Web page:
In today’s world, understanding the relations between employers and workers in different national contexts means placing that relationship in the context of global financial and product markets, global production chains, and national and global employment institutions. A new textbook – "Comparative Employment Relations in the Global Economy," edited by Professors Carola Frege of the London School of Economics and John Kelly of Birkbeck, the University of London – does just that.
Eileen Appelbaum and John Schmitt contributed a chapter to this text book that examines Employment Relations and Macroeconomic Performance. The gap that opened up between the U.S. and other wealthy countries in job creation and unemployment has led economists to search for an explanation of this development. The standard explanation builds on the notion that labor market ‘rigidities’ prevent countries from achieving full employment and seeks the causes of variations in the unemployment rate in differences in labor market institutions. Eileen and John find this view unpersuasive. Their review of labor market institutions leads to two main conclusions: first, that constellations of labor market institutions matter, so that there is more than one path to good outcomes; and second, that differences in macroeconomic policies play an important role in determining labor market outcomes.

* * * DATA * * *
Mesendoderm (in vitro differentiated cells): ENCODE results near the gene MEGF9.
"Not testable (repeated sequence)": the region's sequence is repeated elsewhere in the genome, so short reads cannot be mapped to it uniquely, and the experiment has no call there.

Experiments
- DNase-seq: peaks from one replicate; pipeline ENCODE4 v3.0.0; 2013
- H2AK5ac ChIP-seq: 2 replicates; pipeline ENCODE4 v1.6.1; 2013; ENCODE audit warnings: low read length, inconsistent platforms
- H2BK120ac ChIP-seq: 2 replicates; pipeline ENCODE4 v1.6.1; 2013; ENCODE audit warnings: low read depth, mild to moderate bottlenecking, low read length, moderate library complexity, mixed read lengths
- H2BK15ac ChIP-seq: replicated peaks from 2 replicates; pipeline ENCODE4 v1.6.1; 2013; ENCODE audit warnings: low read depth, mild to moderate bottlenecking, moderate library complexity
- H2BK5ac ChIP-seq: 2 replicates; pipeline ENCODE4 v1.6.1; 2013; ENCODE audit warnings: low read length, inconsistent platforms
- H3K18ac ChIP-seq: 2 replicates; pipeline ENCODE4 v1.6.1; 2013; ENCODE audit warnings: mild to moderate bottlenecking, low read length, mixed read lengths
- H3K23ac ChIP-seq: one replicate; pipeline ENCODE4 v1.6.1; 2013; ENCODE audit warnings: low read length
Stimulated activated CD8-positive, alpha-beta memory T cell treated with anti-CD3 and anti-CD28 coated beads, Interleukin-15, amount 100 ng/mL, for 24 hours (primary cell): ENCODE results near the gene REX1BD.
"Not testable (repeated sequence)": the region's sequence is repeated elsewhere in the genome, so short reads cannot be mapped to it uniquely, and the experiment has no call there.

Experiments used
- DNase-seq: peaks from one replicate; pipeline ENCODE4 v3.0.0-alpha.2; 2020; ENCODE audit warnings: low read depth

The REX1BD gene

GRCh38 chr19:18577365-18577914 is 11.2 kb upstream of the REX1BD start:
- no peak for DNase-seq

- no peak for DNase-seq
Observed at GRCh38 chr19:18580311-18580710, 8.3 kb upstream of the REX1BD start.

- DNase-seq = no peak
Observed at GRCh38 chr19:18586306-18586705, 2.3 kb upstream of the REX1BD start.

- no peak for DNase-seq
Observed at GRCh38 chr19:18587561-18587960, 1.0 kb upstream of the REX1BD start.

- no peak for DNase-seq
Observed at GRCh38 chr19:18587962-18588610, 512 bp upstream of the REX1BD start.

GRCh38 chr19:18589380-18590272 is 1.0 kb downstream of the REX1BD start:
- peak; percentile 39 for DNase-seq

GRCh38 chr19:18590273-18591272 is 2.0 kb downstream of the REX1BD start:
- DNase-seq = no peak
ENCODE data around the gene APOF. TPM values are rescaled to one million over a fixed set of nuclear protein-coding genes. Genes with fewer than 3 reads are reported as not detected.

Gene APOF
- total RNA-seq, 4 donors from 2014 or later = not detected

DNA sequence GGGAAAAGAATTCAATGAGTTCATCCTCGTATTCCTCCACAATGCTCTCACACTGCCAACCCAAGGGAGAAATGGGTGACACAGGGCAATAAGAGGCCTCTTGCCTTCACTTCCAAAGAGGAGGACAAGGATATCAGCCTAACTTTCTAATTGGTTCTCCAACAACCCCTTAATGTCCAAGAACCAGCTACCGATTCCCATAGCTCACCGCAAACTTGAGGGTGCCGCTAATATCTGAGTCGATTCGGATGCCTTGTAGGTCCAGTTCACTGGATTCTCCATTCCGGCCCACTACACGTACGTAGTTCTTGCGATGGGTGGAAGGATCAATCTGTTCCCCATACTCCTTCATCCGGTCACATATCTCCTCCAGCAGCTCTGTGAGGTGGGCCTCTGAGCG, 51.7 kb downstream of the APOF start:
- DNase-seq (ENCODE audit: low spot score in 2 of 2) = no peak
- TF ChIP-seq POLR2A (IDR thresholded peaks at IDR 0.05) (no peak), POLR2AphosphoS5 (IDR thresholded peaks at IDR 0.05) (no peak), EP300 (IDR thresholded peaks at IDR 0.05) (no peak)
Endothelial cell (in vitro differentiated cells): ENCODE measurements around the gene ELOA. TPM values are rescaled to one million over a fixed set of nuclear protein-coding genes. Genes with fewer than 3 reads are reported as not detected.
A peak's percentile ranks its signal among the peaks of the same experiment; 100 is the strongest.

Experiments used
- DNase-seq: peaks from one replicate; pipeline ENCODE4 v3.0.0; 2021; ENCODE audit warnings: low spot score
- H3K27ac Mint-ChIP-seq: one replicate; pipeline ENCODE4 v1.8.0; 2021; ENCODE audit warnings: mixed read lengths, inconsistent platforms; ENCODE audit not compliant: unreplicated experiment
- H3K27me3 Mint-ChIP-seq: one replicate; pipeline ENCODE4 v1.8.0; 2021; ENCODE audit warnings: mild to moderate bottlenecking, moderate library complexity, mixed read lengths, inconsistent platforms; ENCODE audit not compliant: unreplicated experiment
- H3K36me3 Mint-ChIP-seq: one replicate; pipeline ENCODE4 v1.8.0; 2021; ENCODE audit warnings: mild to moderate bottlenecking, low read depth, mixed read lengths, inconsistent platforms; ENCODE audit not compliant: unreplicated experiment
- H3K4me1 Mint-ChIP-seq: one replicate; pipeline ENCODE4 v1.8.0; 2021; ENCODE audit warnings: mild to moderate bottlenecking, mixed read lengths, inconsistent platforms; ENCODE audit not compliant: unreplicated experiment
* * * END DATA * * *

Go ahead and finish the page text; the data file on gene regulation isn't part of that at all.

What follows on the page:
The book should be an important resource for those in the CEPR family who teach or are students in programs in employment relations, management, political economy, labor policy, industrial and economic sociology, regulation and social policy.